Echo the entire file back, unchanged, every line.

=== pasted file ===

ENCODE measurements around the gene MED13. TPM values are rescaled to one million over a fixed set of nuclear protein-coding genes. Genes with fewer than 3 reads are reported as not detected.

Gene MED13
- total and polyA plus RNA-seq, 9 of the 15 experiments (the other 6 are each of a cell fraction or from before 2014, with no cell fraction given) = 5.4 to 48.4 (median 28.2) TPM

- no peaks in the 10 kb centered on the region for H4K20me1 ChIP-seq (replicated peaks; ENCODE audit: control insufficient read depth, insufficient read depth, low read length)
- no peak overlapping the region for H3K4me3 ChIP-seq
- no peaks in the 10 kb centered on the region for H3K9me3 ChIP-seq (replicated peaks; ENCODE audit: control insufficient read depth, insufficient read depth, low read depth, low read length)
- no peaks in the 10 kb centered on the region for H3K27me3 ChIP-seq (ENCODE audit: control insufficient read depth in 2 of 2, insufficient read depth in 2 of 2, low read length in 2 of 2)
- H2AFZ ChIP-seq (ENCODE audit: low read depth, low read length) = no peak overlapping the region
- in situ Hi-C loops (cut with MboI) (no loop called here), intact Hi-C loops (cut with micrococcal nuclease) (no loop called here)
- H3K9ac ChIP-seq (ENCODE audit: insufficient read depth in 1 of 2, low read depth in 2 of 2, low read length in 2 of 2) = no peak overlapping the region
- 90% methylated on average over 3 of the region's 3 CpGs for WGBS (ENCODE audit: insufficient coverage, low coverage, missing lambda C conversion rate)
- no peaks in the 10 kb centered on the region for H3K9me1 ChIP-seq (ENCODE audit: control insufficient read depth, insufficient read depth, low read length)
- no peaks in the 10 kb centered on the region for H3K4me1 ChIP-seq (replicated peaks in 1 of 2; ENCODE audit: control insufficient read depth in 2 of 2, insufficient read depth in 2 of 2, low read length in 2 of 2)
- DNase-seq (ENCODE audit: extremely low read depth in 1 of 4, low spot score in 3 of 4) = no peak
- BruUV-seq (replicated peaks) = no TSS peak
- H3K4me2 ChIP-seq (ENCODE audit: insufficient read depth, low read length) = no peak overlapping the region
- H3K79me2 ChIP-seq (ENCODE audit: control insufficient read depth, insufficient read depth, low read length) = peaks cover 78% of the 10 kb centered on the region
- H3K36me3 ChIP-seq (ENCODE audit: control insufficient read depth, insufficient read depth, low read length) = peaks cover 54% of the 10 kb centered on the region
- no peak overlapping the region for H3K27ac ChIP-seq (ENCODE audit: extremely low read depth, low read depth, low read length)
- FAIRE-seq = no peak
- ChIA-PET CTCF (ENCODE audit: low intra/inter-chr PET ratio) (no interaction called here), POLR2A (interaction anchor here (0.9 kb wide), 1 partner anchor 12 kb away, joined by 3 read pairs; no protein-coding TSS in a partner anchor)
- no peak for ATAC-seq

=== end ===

ENCODE measurements around the gene MED13. TPM values are rescaled to one million over a fixed set of nuclear protein-coding genes. Genes with fewer than 3 reads are reported as not detected.

Gene MED13
- total and polyA plus RNA-seq, 9 of the 15 experiments (the other 6 are each of a cell fraction or from before 2014, with no cell fraction given) = 5.4 to 48.4 (median 28.2) TPM

- no peaks in the 10 kb centered on the region for H4K20me1 ChIP-seq (replicated peaks; ENCODE audit: control insufficient read depth, insufficient read depth, low read length)
- no peak overlapping the region for H3K4me3 ChIP-seq
- no peaks in the 10 kb centered on the region for H3K9me3 ChIP-seq (replicated peaks; ENCODE audit: control insufficient read depth, insufficient read depth, low read depth, low read length)
- no peaks in the 10 kb centered on the region for H3K27me3 ChIP-seq (ENCODE audit: control insufficient read depth in 2 of 2, insufficient read depth in 2 of 2, low read length in 2 of 2)
- H2AFZ ChIP-seq (ENCODE audit: low read depth, low read length) = no peak overlapping the region
- in situ Hi-C loops (cut with MboI) (no loop called here), intact Hi-C loops (cut with micrococcal nuclease) (no loop called here)
- H3K9ac ChIP-seq (ENCODE audit: insufficient read depth in 1 of 2, low read depth in 2 of 2, low read length in 2 of 2) = no peak overlapping the region
- 90% methylated on average over 3 of the region's 3 CpGs for WGBS (ENCODE audit: insufficient coverage, low coverage, missing lambda C conversion rate)
- no peaks in the 10 kb centered on the region for H3K9me1 ChIP-seq (ENCODE audit: control insufficient read depth, insufficient read depth, low read length)
- no peaks in the 10 kb centered on the region for H3K4me1 ChIP-seq (replicated peaks in 1 of 2; ENCODE audit: control insufficient read depth in 2 of 2, insufficient read depth in 2 of 2, low read length in 2 of 2)
- DNase-seq (ENCODE audit: extremely low read depth in 1 of 4, low spot score in 3 of 4) = no peak
- BruUV-seq (replicated peaks) = no TSS peak
- H3K4me2 ChIP-seq (ENCODE audit: insufficient read depth, low read length) = no peak overlapping the region
- H3K79me2 ChIP-seq (ENCODE audit: control insufficient read depth, insufficient read depth, low read length) = peaks cover 78% of the 10 kb centered on the region
- H3K36me3 ChIP-seq (ENCODE audit: control insufficient read depth, insufficient read depth, low read length) = peaks cover 54% of the 10 kb centered on the region
- no peak overlapping the region for H3K27ac ChIP-seq (ENCODE audit: extremely low read depth, low read depth, low read length)
- FAIRE-seq = no peak
- ChIA-PET CTCF (ENCODE audit: low intra/inter-chr PET ratio) (no interaction called here), POLR2A (interaction anchor here (0.9 kb wide), 1 partner anchor 12 kb away, joined by 3 read pairs; no protein-coding TSS in a partner anchor)
- no peak for ATAC-seq